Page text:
- [Chuck] Hello, this is Chuck Dalziel. I'm an attorney in Marietta, Georgia, a suburb of Atlanta, and, today, we're gonna talk about hot topics and trends in executive compensation. And this is a area that's garnered quite a bit of media attention lately, and we're gonna see that the press primarily, but other groups, you know, like unions and other people as well have been making more direct attacks on today's executive compensation practices. And later in the program, we're gonna find out that that's in part because of the contrast that we have in this country between this country and the practices in other countries, including Western Europe where the gaps are not as large. But the gap that we're dealing with as of 2016, it's probably larger now, but as of 2016, the gap was 346 times the average worker was what the executives were making. And in 1980, that CEO number, that's the number, actually, not the executives, but actually the CEOs, the number was only 42 times higher in 1980. And so the issue, which is not entirely a negative issue, but the issue is how steep the stock market has risen since 1980. And since the trend, one of the trends that we're talking about is the trend of executive compensation in the form of equity, be it stock options or warrants or restricted stock units and that sort of thing, the upside of those awards to the executives is very high based on the market appreciation. If the market, you know, was doing poorly, then the equity grants really wouldn't be worth anything, you know? You couldn't exercise an option at a profit or a warrant at a profit. Buying a restricted stock really wouldn't help you that much. But because of the dramatic increase, and some of it I guess too has to do with the fact that tech stocks in particular have driven prices way up, and so when their prices go way up, then you have extreme compensation for the people at the top of the pole. And so, anyway, in our society today and with our SEC that we have today and other factors, we have a push against this gap in the pay that commentators claim that executives receive, which is excessive. And so we're gonna first start this by talking about John D. Rockefeller and sort of the compensation system that he was in. And we're gonna see how that compares to today. And we're also gonna see that a lot of people, you know, sort of come in and out of the story of John D. Rockefeller who weren't in the center of it like he was, so that he was the one that really got the compensation out of the situation. Okay, so Rockefeller was born into an upper-middle class family in 1839, and his father is an herbalist doctor. He's described by a lot of people as a kind man, but he was sort of one of these rambler-gambler dudes that wasn't home that much. And his mom was a devout Baptist of a Rockefeller. Rockefeller bought in to the Baptist faith completely, and that would motivate some of the things that he did later in life. Just as an aside, after he amassed his fortune, he actually funded the University of Chicago into the place that it's in now. And the interesting part to me about that was it was a small Baptist college when he did that. Okay, so he was in Western New York, and his parents sent him to a business school in Cleveland in 1855. And he was a very frugal guy. So not long after he had been working as a clerk in a Cleveland shipping firm, he starts his own business selling produce. Now, this was in 1859, right before the Civil War. And so in order to not to be drafted, he bought a substitute to enroll in the Union Army instead of himself. And this is probably what you would call the first act of inequality in his life, because, actually, he was a big abolitionist. But he had draft avoidance, which, based on the timing of what you're gonna see here, you know, very quickly was very important to him amassing the fortune that he amassed. Okay, so we had oil in Pennsylvania, and where the oil was was sort of up in the northwest part of Pennsylvania. And, you know, you can look at a map and Erie, Pennsylvania is there. And sort of 50 miles below that and 125 miles east of Cleveland, there was a sort of an Indian type area, and, you know, the tribe, the Seneca tribe had been there. And so, at that particular location, what you would see is that oil was actually seeping to the surface of the ground in the time that we're talking about, which was around 1859. And so Rockefeller wasn't involved originally in the drilling for the oil, and the oil use that his company made was not really the use that you think about today. What the issue was was that they needed a source to burn inside homes for light. And so that's why you see, you know, like with "Moby Dick" and all kind of thing, people trying to harvest whale oil. And then, also, there were candles. But the oil that just came out of the ground, you know, if you were in that area, you could get a little bit of it. But it didn't burn well for lighting, and that was primarily because it caused too much smoke. And then there were also odious fumes in your house if you were using it. Okay, so British scientists in the 1840s distilled coal to make it illuminate. And this technology transferred to Eastern Canada. And the Canadian creator of the coal oil called his mixture keroselain, which is two Greek words. And so that was seen as a potential substitute for the whale oil even at that point. Okay, but how were you gonna get it into sufficient quantities where it could go to market? Okay, so in this town in Pennsylvania, Tarentum, they were mining salt and they were using salt wells, pushing up the salt with water. And the process had the nasty effect for the salt miners of bringing petroleum to the surface, not the surface, I'm sorry, the surface of the ground with the salt brine. And so they had what was actually a nasty byproduct of this effort to mine salt. And so what they ended up doing was taking the petroleum that they had in this situation and turning it into the commercial use, making the product of Vaseline, 'cause these Indians, the Seneca Indians had used the oil itself as a balm. And so that was a big market and a idea that petroleum products, you know, there was even beliefs that if you rubbed it on your arms or your legs, that it would loosen up your joints and stuff like that. So that was a market for it, but it just wasn't the market for actually burning it for light. Okay, so, really, the idea that we needed to drill for the oil was to try to get the problem of the petroleum coming out of the salt wells cured. Okay, so this vendor, Kier, who was selling the petroleum jelly, they sent a sample of the petroleum that was just coming out of the ground to James Curtis Booth, who was in the Franklin Institute. Not in Pittsburgh. You know, we're thinking of Western Pennsylvania, but this was actually in Philadelphia. And he had the first commercial chemical laboratory in the United States and he figured out how to distill the petroleum so that the byproduct could be used for lighting. And so Booth ended up going over to Pittsburgh and creating a still, basically, that was a very primitive refinery. And his still basically would only refine one barrel at a time. But the distilled petroleum that was called now coal oil, it sold for $1.50 a gallon for lighting. Okay, so Pittsburgh pretty much immediately decided that they didn't want the coal oil in in Pittsburgh 'cause it, you know, created a big risk of fire and they had a bigger risk of fire than they had fire protection. And so, you know, we're still in sort of a process where we're trying to get the product into a shape where it can be mass distributed. And so, you know, what we found at this point was that, yeah, the light was better from his coal oil that came from the still, but the odor of the fire was still horrible. And so what ended up happening was that, you know, the petroleum that was easily getting out of the ground and then put into the still, it became more scarce because, you know, they ran in and they sort of took out all the easy to get petroleum. And so what happened was, two lawyers, Bissell and Evofet, Eveleth, excuse me, started the Pennsylvania Rock Oil Company. and it was near Titusville, Pennsylvania, which is 123 miles from Cleveland and about 50 miles from Lake Erie. So it was relatively near to Rockefeller in Cleveland. And so they needed investors. So they got investors from New Haven, Connecticut, which was the area that Yale was in. And one of them was the bank president, James Townsend. Another was a chemistry professor, Silliman. And they developed a better, cheaper distillation process. And they actually changed the name of the product, and it was now called kerosene. And so they're gonna make kerosene to put in the lamps, but when they do this process, they're also going to have byproducts. And later, you know, what we're gonna find out is that a lot of the other competitive companies just put all the waste into rivers and streams and buried it and did all kinds of environmentally terrible things. And we're gonna find out that there was a distinction between those people and Rockefeller. But what ended up happening was that Townsend got this railway worker, Edwin Drake, involved. And one of the big reasons that he got him involved was that he could get free railroad trips. And so Drake would go over to Western Pennsylvania and, yeah, he was looking for oil, but he was also trying to secure title or mineral rights to the lands where the oil was. And so what ended up happening was, 'cause he was the front man, Drake ended up being the largest stockholder and the president of the company. And they changed the name of the company to the Seneca Oil Company. So now what he needed to do was he needed to drill into the salt wells so that they could take the petroleum out as a completely different thing than the salt water. And so he found the equipment, but he couldn't find a driller. And so what he ended up doing was he found a local blacksmith who, you know, was a metal worker that could help him with the drills. This guy's name was William Smith. And Drake got both William Smith and his son for $2.50 a day. Remember that we're talking about the compensation that people get from companies and new developments. Okay, so Smith, he ends up seeing that there's a 50, excuse me, a hole 150 feet from this creek called Oil Creek. And so, basically, it took them a while to figure out how to get the oil out of the water-filled hole that had the connection with the salt mines. And so the first thing that they did was they got a battering ram to drive a pipe 32 feet down past the water, but no oil came out. And so a lot of the investors in the original deal, they bailed. And when they bailed, they really didn't have any money. And so Drake is now, you know, sort the almost a sole person standing regarding the Seneca Oil Company. So he finds $500 to borrow from people around town. So with those funds, the $500, they got the drill 69 feet into the bedrock. They had the mechanical steam that helped him get down that far. Okay, so everybody thought that oil was still several feet, 100 feet down, so that basically what had happened is he had just set the $500 on fire and they would never get the oil. But what ended up happening was, on August 27th, 1859, the oil became gushing up the pipe. Okay, so what that means is that Drake, the one that found the oil and got it out of the ground, he was the one that got compensated, right? Well, no, no, no, he wasn't. He was quickly pushed out by the other shareholders of the Seneca Oil Company for $1,000. And then the other thing was is, this is almost like the Oklahoma land rush, you know, once oil was coming out, there was tons of people that wanted to buy the mineral rights. So there was a lot of people that actually beat him to the punch to get the oil rights to other lands. And so, over many years, this was not like the next day, over many years, he ended up being sick, so sick that he felt like he had to move to the East Coast, like in the sea air. And so he was poor, but the Pennsylvania legislature in the 1870s recognized that he had started this cash cow for the state of Pennsylvania. So they gave him a pension of $1,500 a year. Okay, so Drake got a little bit of compensation. In the story, what happened to Smith is not even mentioned. So he's the one that actually provided the technical expertise to get to the oil, but he didn't make that much money off of it. So other people got rich from oil, okay? So it was just like, overnight, oil was just flying out of the ground. And so, in 1860, and remember, this is when the Civil War is starting, you know, or maybe a year before. So the oil wells are producing several hundred thousand barrels per year. By 1862, there's 3 million barrels per year, okay? And they have a good use, but they gotta have somebody that knows how to use it to make money, and that is Mr. Rockefeller, okay? So he'd actually sold a lot of, remember what I told you, he was in the produce business, so he'd sold a lot of money, made a lot of money, excuse me, selling food to the Union Army in the Civil War. And so, obviously, he had wind of what was happening in Pennsylvania 125 miles away. So he built an oil refinery in Cleveland in this area called The Flats, which is a very low-lying area on the Cuyahoga River. And the Cuyahoga River connects to Lake Erie. And, you know, later on, what you're gonna find out is that the oil actually went down to New York City on the Erie Canal. And so when Rockefeller got involved, what he ended up doing was deciding that instead of, you know, getting vendors and other people to help him with what he wanted to do, he would just hire everybody that he needed. So he employed plumbers, you know, to do piping, he employed barrel makers to make barrels that the oil would be in. He bought all of his pipe himself, he bought all of his wood for his barrels himself, you know, that sort of thing. So he was a thinker as far as whether he could make more money using his own employees or, you know, buying stuff from vendors. And, over time, it proved that he was very much right about that. And then, unlike his competitors, he used the byproducts of the refining and so they made more products instead of dumping the waste into the river. And so what ended up happening was he started Standard Oil around 1870. But this is not an oil company like we would think of today. What he's selling is kerosene, okay? And because of the refining, during that era and the fire concerns, it was very important to the consumers and the government and everybody else that it be standard quality oil so it wouldn't create unnecessary risk. And so he was able to destroy the market for whale oil because the kerosene was cheaper. And so once he got his business going, he was also selling, like what I was telling you before, he's selling the waste, okay? So he's making paraffin so that people can make candles, you know, paraffin wax. He's selling lubricating oil. He's selling tar, he's selling petroleum jelly. And his competitors aren't doing any of this. And so what that means, of course, is that he, you know, has much more revenue than his competitors. And the railroad had a big role again at this point. And what it was was that he had to ship kerosene all over the country. And so his volume of shipments is huge. So what does he do? He demands rebates on his shipments, you know, on the cost of his shipments from the railroads. And the issue is that the smaller competitors, they can't ask for the rebates 'cause the volume of their shipments is not sufficiently high. And so what end up happening is that, over time, we have a real concentration of the ownership of the Standard Oil Company. And there's Rockefeller, one of his brothers, Rockefeller's brothers, had done a second refinery in Cleveland. So he got sucked into the business. And then Henry Flagg, if you go down to St. Augustine, you know, you'll see Flagger College and Flagger this and Flagger that, and the Ormond Beach area, which later Rockefeller was involved in, but Flagger was an investor and that's where he made the money. And then he also made the money in railroads down in Florida. But the other person that was heavily involved was this chemist, Samuel Andrews. Okay, so in February of 1865, I guess this is right about the end or close to the end of the Civil War, he had other shareholders in the business, the Clark brothers. And the Clark brothers made a whole lot of money selling their shares in Standard Old to Rockefeller. They made it what would be about a million dollars today. But that was a very, very foolish move because the Civil War's ending and people are coming back. They need lights. The new product, kerosene, is available, and a railroad boom is coming so that Rockefeller could ship it all over the place. And as I said, his brother built a second refinery. And so then there was a big core in a very small area where the refining centers were at at this time, and that was in Cleveland, Pittsburgh, and smaller places around, Titusville and Lake Erie. And so the actual creation of Standard Oil of Ohio was in January of 1870. And so once Rockefeller had Standard Oil of Ohio up and running, then he actually had railroads fixing shipping prices in a way where they could get more shipments and provide from and provide more rebates to Standard Oil of Ohio. And so, in 1872, in a four-month period, Standard Oil bought 22 of the 26 competitors in the kerosene business. And Rockefeller is a very religious man and he characterizes his purchases in his mind as acts of mercy, because the sellers, the selling companies couldn't compete with him. And what happened as a result of this for the market and for consumers in the market was that they benefited greatly. The oil prices were low, and any old average household could afford oil to light the house. And by this time, he's figured out, he and his chemists have figured out how to make 300 other oil-based products from the waste. And so, as I mentioned before, they had very little use for vendors. They did everything in-house. So that would be what we call vertical integration, all right? And so one of the things that Rockefeller did was he was always trying to stay one step ahead of costs and that sort of thing. And so he ended up, even though he had the best deal from the railroads, deciding that he was still paying too much to ship and so he started to build pipelines. And so the railroads actually tried to preempt him and build their own pipelines and, you know, start their own oil ventures. And so because he had such a huge presence in the market, when he started boycott railway companies, you know, he could get them into a position where, you know, they wanted mercy. So they was selling their oil ventures and their pipelines that they were building. And, at this point, everybody's getting pretty angry about how successful he's getting. So he gets indicted by the Commonwealth of Pennsylvania in 1879 because, now what's happening, the purchase of all of these competitors, we would call that horizontal integration. And, you know, so he's doing both horizontal and vertical integration. Then, he decides to make his distribution more vertically integrated. So he begins shipping on tank cars that he owns instead of railroad cars, or his Standard Oil of Ohio, I should say. And when they get to a destination, they're unloaded by people who work for Standard Oil of Ohio. Then, the oil gets put on tank wagons by employees of Standard Oil of Ohio. And then, employees of Standard Oil of Ohio deliver the oil directly to the consumers, okay? So Standard Oil of Ohio gets 90% of the market, is super convenient for the customers, and over time, the price for oil drops 80% over time. So, you know, what you have here is true capitalism and true capitalism that is benefiting, you know, the public at large, okay? But the antitrust movement and the progressive movement were beginning around this time. So around 1884, Rockefeller moved to New York, but pretty much wherever he went, because he was so successful, the press hated him. And before he moved to New York, he was kind of in a dilemma because, you know, part of the reason that it was called Standard Oil of Ohio was that the state laws didn't allow for corporations to be operating across state lines. And so, in 1882, he had 41 corporations under joint control. And so what he ended up doing was that he put all 41 corporations into a trust that the stockholders still controlled. And so, that way, they could sort of bypass the idea that they had to have separate corporations at each state. At this point, Rockefeller is dreaming of worldwide domination of the oil market, and a lot of the other areas of the world where later oil was developed had not been developed at this point. So 85% of the world's production was coming from the Western Pennsylvania area in the 1880s. And he moved to New York in 1884, okay? So, you know, as today, people in Congress, you know, wanted to sort of, quote, unquote, take him down. So the first thing they did was they passed the Interstate Commerce Commission Act in 1887. And what that did was, what it was intended to do was to set standard enforceable railroad rates so that he couldn't get better rates than his competitors. But by the time that the government, you know, the government is always a late arrival, or at least a lot of times they are. And so what ended up happening was, by the time they got this law in effect, he had moved almost entirely to pipeline transport. So it really didn't have any effect on him. And then a bunch of states enacted antitrust laws based in part on the progressive sentiments. And then, nationally, in 1890, the Sherman Act was enacted. First it was directed at unions, but then, later on, it got more directed to private companies. And so in response to that, what Rockefeller did was try to do a diversionary tactic. And so he got more into the iron ore business and steel production. And then Teddy Roosevelt makes a big progressive antitrust push as part of his presidential campaign, and he wins. And so, you know, now they've got interest in antitrust enforcement. And this Ida Tarbell, what they called in that era muckraker, and Ida published really nasty book called "The History of the Standard Oil Company." But she happened to be, one of Rockefeller's failed competitors, she happened to be that failed competitor's daughter. Okay, so what ended up happening was that, in 1911, the Supreme Court forced the break up of Standard Oil of Ohio. And what that did though was it didn't, you know, exact revenge on him like people wanted it to, because what happened was, once they broke up Standard Oil of Ohio, then now, you know, these are just the company names that are familiar today, Conoco, Amoco, Esso, which is now Exxon Mobil, and Sohio were among the many, many companies that came out of this. And so what ended up happening was, Rockefeller, very shortly after the breakup, his net worth exploded to 900 million in that day's dollars, not this day's dollars, 900 million in that day's dollars. So then he started becoming a philanthropist and he helped create Spelman College. His wife's maiden name was Spelman. He also gave 80 million to the University of Chicago and made it a worldwide presence. And he did a lot of stuff. I mean, he is in some ways what people would consider to be a good person. He was an abolitionist, he funded a lot of medical health stuff and that sort of thing. He's kind of a philanthropist, you know, like some of these people of today, the executives and these entities. And so what I went through all this for was to sort of kind of set the table for the idea that, just like in the Rockefeller story, he's a winner. And many other people, mainly, I mean, it could be even people that had more of a role in actually bringing oil to market, you know, a lot of those people hardly made any money and he made tons of money, okay? So that has a lot to say then about executive compensation even today. Okay, so some of the prominent thoughts of today about executive compensation are that it should be controlled, limited, it's unfair, we have income inequality, it's unfair management has so much control over its own pay, capitalism is bad, there are no societal benefits that capitalism delivers. And that one right there, you know, of course is a fantasy, because you've just heard, you know, the talk about how Rockefeller got it so that any old body, you know, could light their home with this kerosene. And, now, today, any old body, you know, for example, can go into Google and do a plain word search and, you know, find all the information they need lightning fast. And so the fact that Google or Rockefeller was driven by capitalism was actually a tremendous benefit to the public. Okay, so currently and historically, what has been utilized for executive compensation, for the model of executive compensation is pay for performance. And what that means is, you know, you compare the monetary results of the company, you know, to the extent that the company's revenues are good, stock price is going up, et cetera, et cetera, etcetera, then the executives are paid for that. And a recent trend is that officers often get paid more with equity now rather than guaranteed salary or guaranteed contributions to retirement plans or that sort of thing. And the equity, you know, like I said, it's like stock options or warrants or restricted stock units which they receive, you know, for values way under what they really are worth. And the idea, you know, in some areas is that, sure, it's a great idea for the executives to be paid based on the stock performance because, out there in the public, people own the stock and so they're, you know, getting the benefit as well. And what I'm saying is the shareholders, as owners, benefit in a parallel fashion from the officers and directors who are also owners, okay? And the problem with that is that a lot of people complain that the executives have too much control over the terms of these equity deals that they get. And you can also see that, you know, consumers who are now considered a stakeholder as far as corporate performance these days, they can also benefit greatly from excellent corporate performance. Today, this model of pay for performance is generally unique to the United States, because many of the countries of Western Europe and other places have taken an approach more in line with the fact that the company has to benefit all of society and all the stakeholders as opposed to just the owners. The main issues with pay for performance are that it's focused on short-term performance, not long-term performance and the value of the shares from equity grants could be manipulated by the recipient corporate executives. For example, you could do several different things. If you have free access to cash, you could pay more dividends or higher dividends to your stock owners, you could reinvest the money in the company and build up the company stronger in new areas and new business lines and new this and new that to make the company stronger for the long term. And, instead, what is is happening a lot of time these days is that companies are actually buying stock back, and that's what they do with the available cash. And so sometimes what that does is it creates a disproportionate benefit to the corporate executives because they have way more shares than most people, and they have these friendly equity grants, okay? And, you know, I mentioned this before but I'll said it again, short-term number concerns deter investments in the business that will make it stronger over time. And now we go back to Rockefeller, you know, like Rockefeller doing both vertical and horizontal integration to make the company stronger. Okay, so, today, we have a pretty much lack of organized resistance to excessive executive pay. And, you know, that's for two reasons. The union membership has dropped dramatically, and so you don't have a core of people in a union, you know, like an organization with a heft of people, you don't have them contesting the idea that executives should be paid so much. And so that's ended up creating a situation where press and other interest groups are the ones that are really attacking it today. There's really no organized opposition to excessive executive pay. At this point, it's more directed just to the idea of a corporation. Actually, I'm gonna talk about that in a minute. One thing that you could say about equity compensation, though, is that it puts executive pay at risk. It's not a situation where the company, you know, is gonna spend X dollars, okay? Instead, you know, in some of these instances, actually, the recipient is gonna have to put money in to get the shares, which are under-priced. And I guess you have dilution of the number of shares then, but the company's not coming off the hip with the money to pay. But this is a less transparent way to pay, you know, 'cause the people don't perceive really of what the price, you know, the options or warrants that the executives have received, they don't perceive what the price is. And so it's very difficult for them to understand how much money the executives can make exercising those options. But as we said before, if you did do it this way, then you conserve company cash in comparison to cash bonuses. Now, governments in a lot of other countries, you know, like even Canada but also Western Europe, they're going much more headlong fast toward a more collectivist system. And so, in that kind of situation, it's a lot easier for the people who wanna rein in executive compensation to demand that the interests of non-company owners be taken into account when evaluating company performance. So you have consumers, you have environmental groups, diversity promoters, government, they all become what they call stakeholders in the corporate performance world. And then you have, you know, people who are admirers of the Bill Gates and the Elon Musks and the Zuckerbergs and the Bezos of the world. And there's a large segment of the population now that's not jealous of these people anymore. And in fact, you know, what Bezos and Zuckerberg are doing is actually, and Elon Musk now, are all, you know, trying to get in front of how information is distributed so that, you know, a lot of things are changed, but one of them is that they can control the image of themselves, okay? We have political agitation in the country for accountability to non-owners for corporations. And like one of the examples is Elizabeth Warren, and this was an interesting thing I found in my research was that one of the arguments that she's making is, okay, if we're going to consider an entity, a quote, unquote, person, like even, you know, for political contribution reasons, then just like people have obligations to society, these entities also have obligations to society. And Bernie Sanders also agrees with that. And he particularly is pushing the idea that the non-owner workers who are not organized are really getting cheated. So what he ended up doing was he actually proposed a statute called the Accountable Capitalism Act, and it applied to corporations with a billion in revenues. And then what it would call for is co-determination. And what co-determination means is that employees elect 45% of the corporate directors so that they have a legally established right to have their voice on the board of the directors. And you think that's kind of a crazy scheme or idea, but Harvard Law School is basically saying, once you have a entity as big as some of these corporations, it's kinda like they're an entity that's as big as a government, and in a government, you have separation of powers in the ideal situation. So this will be a more ideal situation because you'd have separation of powers between the executives and the regular line employees. Other entities or people who are pushing, you know, the interests of stakeholders generally are BlackRock, BlackRock's got 10 million under management in mutual funds, Vanguard's got 7.2 trillion, Fidelity's got 4.2 trillion, and State Street's got 3.9 trillion. And they are making statements for the owners that have invested the money with them. And they are on the front that what we need is more consideration of societal factors in the executive compensation area as opposed to just profitability and that sort of thing. Of course, you have some other agitators that are less organized than what the unions were today. One of them is a website, or a group called Corporate Accountability. And they have a manifesto, and basically what their goal is is to change the world. And the change that they want is they want to make corporations answer for, quote, unquote, the destruction they cause. And so they come specifically with the mindset, to start off with, that corporations are evil. And they have particular corporations that they think are particularly evil, environmentally and otherwise, like Nestle and Exxon. And so the main avenue that they have to try to get what they want done is to work through the UN and the World Health Organization and people like that. And then you also have a situation where, in our country, a lot of people are just, you know, going very hard towards socialism. This outfit here is another group that's called the Socialist Project, and they actually want to abolish capitalism over time, which, of course, would cure the excess compensation problem. Okay, so it's recognized now then we would say, particularly with the Biden administration in, that it is a problem that corporate top execs just make too much money. So some of the proposals that have been put forth, or Biden's proposal, to have a billionaire minimum income tax of at least 20%. You know, you read a lot that these people that have concentrated positions in companies and they have the concentrated positions so that, you know, they have a tremendous net worth, what they actually do to avoid taxes is just borrow money to do the kind of things that they want to do in their lives. And so, because they're doing that, they don't incur income tax. And so Biden's administration says, "Well, yeah, let's put a 20% income tax on them," but you have to figure, well, then what are you gonna tax if they're not taking out, you know, salary? And so the idea is is that they would tax unrealized gains in capital investments, which would flip our tax system on its head and the tax will be levied on the wealth, not the income. And it would actually not just be confined to billionaires that would actually, this law would actually reach households with a net worth of $100 million. And so Senator Ron Wyden is the author of the bill, but in order to do this, you know, what you would have to do also is to set up a situation where just like unrealized gains are taxed, unrealized losses could be deducted. And so it is a kind of a senseless bill because if you had a bad year in the stock market, this would actually cut revenue, it wouldn't increase revenue. And the situation would also be that there would be a yo-yo effect. The amount of revenue could never be predicted with much accuracy because it could be loss, gain, loss, gain, loss, gain, and none of the losses or gains would be real. They'd just be unrealized losses that the IRS was getting involved in. And then this law also has the problem that the proponents act like all investments are publicly traded and they have publicly recognized value. But in actuality, for a lot of people like this with a net worth of $100 million, it comes from private assets. You know, like take Chick-fil-A, for example, is a private company. And so somebody would have to value the assets for this law being forced, and that would cause a lot of controversy and a lot of delay in actually getting to whatever amount would have to be paid. So that doesn't seem like a very, you know, smart idea. Another idea is that there's a large number of people who don't believe that it's fair that people inherit money. Right now, we have a situation where the exemption from the estate tax is 12 million plus for a single person, or 24 million plus for a married couple. And, you know, if they took it down to a very low number, what would end up happening would be that the heirs would either have to sell the inherited assets to create money to pay the taxes or the people would have to buy life insurance policies that would pay a lot of money to pay the insurance, I mean the estate tax when the person insured died. And, you know, but despite those problems, the Biden administration still wants to go forward with that. And one of the other horrible ideas that they have is that, right now when the heir receives the property, then they receive a stepped-up basis on the value of it and then they're only taxed on the gain that they received from the time that they inherit the property instead of, you know, when it was first put into the family. And so you could be in a situation where you had a large unrealized capital gain, you know, on a property that a relative owned, and then they held it for 40 years and then they died. Well, what this proposal would do is it would want to tax the estate, but what it really means is it would tax the heirs for the 40-year unrealized capital gain. And then another thing that they're wanting to do is to eliminate the deductibility of pay in excess of $1 million to five top executives in companies. And we had an issue that became severe with compensation in the COVID situation because somebody at this level that we're talking about, they're not gonna be an at-will employee, they're gonna have a written employment contract and some of their pay is not tied to performance. Some of it is and some of it's not. And so you had a situation where these companies were receiving massive amounts of loans and other benefits from the government for COVID. And, you know, the executives are fine because that money can be used to pay them, and at their expense, on the other hand, employees at will could be laid off or fired to save money because of the COVID issues. So there's a lot of possible responses that companies, you know, had been suggested to take, like cutting executive pay, deferring executive pay, seeking coverage and seeking money from the insurance company on the business interruption insurance. Another one is to establish that a lower employee, lower paid employees, excuse me, of a certain job type, they should get a market rate of compensation regardless of the revenue, and, you know, that's the fairest way to pay the employees regardless of the COVID situation. And so what's gonna end up happening post-COVID is that there's gonna be a lot more flexibility written in both of the executive contracts and the other corporate compensation plans. All right, now, this is what we're going to as a parallel component to pay for performance. It's not a substitute at this point, although the SEC has required that reporting being made about this, we want reports about ESG, and that stands for environmental, social and governance. And so what we want to do is we wanna rate the company based on how their environmental actions are and then based on the effect that they have on society and based on how well they're governed, okay? And so if you're gonna consider ESG, then that puts you in a situation, we have to decide, "Well, what I'm gonna do with pay for performance?" And so what a lot of companies are doing at this point is they're setting up parallel goals, parallel goals for ESG factors and financial factors with pay performance, okay? But the issue is that you can't measure mathematically ESG. And, you know, going back to like when I was my Sunday accountant's tutor, you have generally accepted accounting principles that established uniform accounting practices in our country. And those uniform accounting practices are used in making the registration statements and the other financial disclosures that the SEC requires for public companies. And so with those generally accepted accounting principles, you can basically have a standard calculation regarding financial performance, but you don't have that with ESG. So what's happened, you know, in that regard, I guess it's obvious if you really think about it, there's a free market solution to the lack of being able to measure ESG, and what it is is the rating services that, you know, rate stocks on other factors now are rating companies based on ESG, and they sell, you know, they come up with their formulas and then they go into the marketplace and say, "Hey, we've got ratings for ESG." These are companies like Bloomberg, Reuters, the Institutional Shareholders, S&P, Standard and Poor's. And what this is actually doing, if you think about it, is, you know, you could say, "Well, gosh, ESG's really aberrant and it's not measurable. So let's not have it as a factor." But once you have Bloomberg, Reuters, Standard and Poor's, Moody's and all these other people actually coming up with ESG ratings, that legitimizes the concept and it basically makes it a factor that's gonna be considered on into the future because, you know, it's been institutionalized. And ESG also has come up with this other system where relative performance evaluation ratings are done. That's birthed by ESG, but these companies that I just mentioned, they're the ones that are doing that. So now, in the environmental score, what you're talking about there is you're going from a baseline that climate change is real. And once you go from that baseline, then you see whether the company's actively responding to climate change. If they are, they get a good score. If they're not as actively responding, then the scores on the environmental item is negative. They talk about how energy efficient the company is, how effectively do they deal with their waste in that situation. Of course, Rockefeller would've done really good. Then we have the environmental justice movement, and mainly what you have in that situation is a possible class action. So if you're a defendant in a class action, obviously, that's not very good for your environmental score. For the social score, you know, this really affects more international companies because, you know, of all the manufacturing that's been, you know, put in to operation all over the world. And so there's concern about whether slave labor is used, whether child labor's restricted, what kind of safety measures the company has for the workers in these other countries, and then what kind of services, programs, et cetera do they supply in all the places that they're located. So they wanna have a good social effect where they are and wherever that is in the world. Okay, for the governance scores, it's how well is management willing to respond to non-shareholder stakeholders? And if the executives and the board are oblivious, you know, to non-owner shareholders, then they get a bad score on this. And one of the things that the raters want is that the company accepts that the outside shareholders or the outside stakeholders have an interest that they have to respond to. And then how well do they align to shareholder's and the stakeholder's interests for their actions? When we compare pay for performance to ESG, we see, as I mentioned before, that pay for performance is objectively verifiable. ESG is not, and so that creates an issue. The SEC adopted final rules on pay for performance on August 25th of 2022. It only took them 12 years. And so they want disclosure in proxies and information statements about the relationship between executive compensation actually paid and the financial performance. And that applies to all SEC-reporting companies. And then these rules where the bigger companies, in the year one, when this is effective, you have to consider the last three years, in year two, the last four years, and year three, the last five years. And they actually are gonna have to provide tables that show the comparison between the chief officer's pay and the other collateral executive officers, who are described as NEOs. And the table includes financial performance, total shareholder return, comparison of the total shareholder return for the company's peer group, the registrant's net income, and then another company-selected financial measure. And the table also needs to provide clear descriptions of the relationships between the compensation actually paid and the factors that they consider. And they also are required to disclose three to seven other financial performance measures that they use and that they believe are the most important to link executive compensation actually paid to company performance. Okay, we're gonna talk briefly about clawbacks. What clawbacks are is when a company can actually receive in return certain compensation that was paid to the executives. This would mainly be in a situation where you had a restatement of earnings. And, you know, so you had accounting issues. And the accounting issues actually hurt the public because people were buying the stocks based on the financial records that you were, you know, disclosing, which turned out to be inaccurate. And so the clawback policy has to be made public and it has to require that any incentive compensation paid to current or former executive officers would be subject to recoupment if you had a restatement. And, basically, in a situation like that, if incentive compensation had been overpaid for three years, then you can have the clawback. And when they do the reporting, they actually have to have, as a part of their reporting, the clawback policy. And the penalty for not having a clawback policy is being delisted. Okay, very quickly, let's to executive compensation. You have change of control provisions, where the executive contract actually says that your pay is accelerated if we get acquired. And the issue with that is that the people who are talking about whether we're getting acquired or not are actually the beneficiaries of these change in control provisions. Then, on the other side, you can have a situation where the compensation is forfeited when the executive is fired. So those are perils. So one of the things that smart companies do is they have an outside compensation consultant that sort of shields the board, and you can also have a executive committee doing a formal search of compensation for comparable employment in officer's positions. And then the executive compensation issues are driven to the board. That's where the board is most powerful and most subject to review. But, good news, they have directors and officers insurance. And then the SEC actually has implemented a situation under Dodd Frank where shareholders get to do advisory votes on executive compensation. And the essential fairness doctrine has been creeping into Delaware corporate law, and that's important because a lot of corporations and multinational corporations are in Delaware. And so that used to be they just had the business judgment rule and they only had to show the ordinary prudence of someone who was in the position, and they could say, "Well, we just did it on our business judgment." But now they've gotten into a much more extensive analysis that covers whether the compensation decision is essentially fair. And so that opens up a big can of worms. And finally, when you have deferred comp, a big issue is tax withholdings, because in situations where these overpaid executives leave, a lot of times, they want to get the company to pay taxes for them because they were under-withheld. So that's a big issue that's actually probably causing anger in other areas in the executive compensation world. So that's the presentation, and I appreciate your time and your attention, thank you.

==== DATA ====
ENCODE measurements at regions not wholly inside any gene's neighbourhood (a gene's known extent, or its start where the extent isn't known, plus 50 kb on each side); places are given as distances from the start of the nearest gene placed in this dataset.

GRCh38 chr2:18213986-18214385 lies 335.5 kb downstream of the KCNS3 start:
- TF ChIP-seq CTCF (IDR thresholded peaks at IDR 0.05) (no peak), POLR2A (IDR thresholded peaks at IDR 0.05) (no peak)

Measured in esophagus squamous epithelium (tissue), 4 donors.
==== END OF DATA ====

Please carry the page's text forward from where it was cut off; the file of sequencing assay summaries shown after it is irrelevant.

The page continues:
Presenter(s)

CD
Charles Dalziel
Principal
Dalziel Law Firm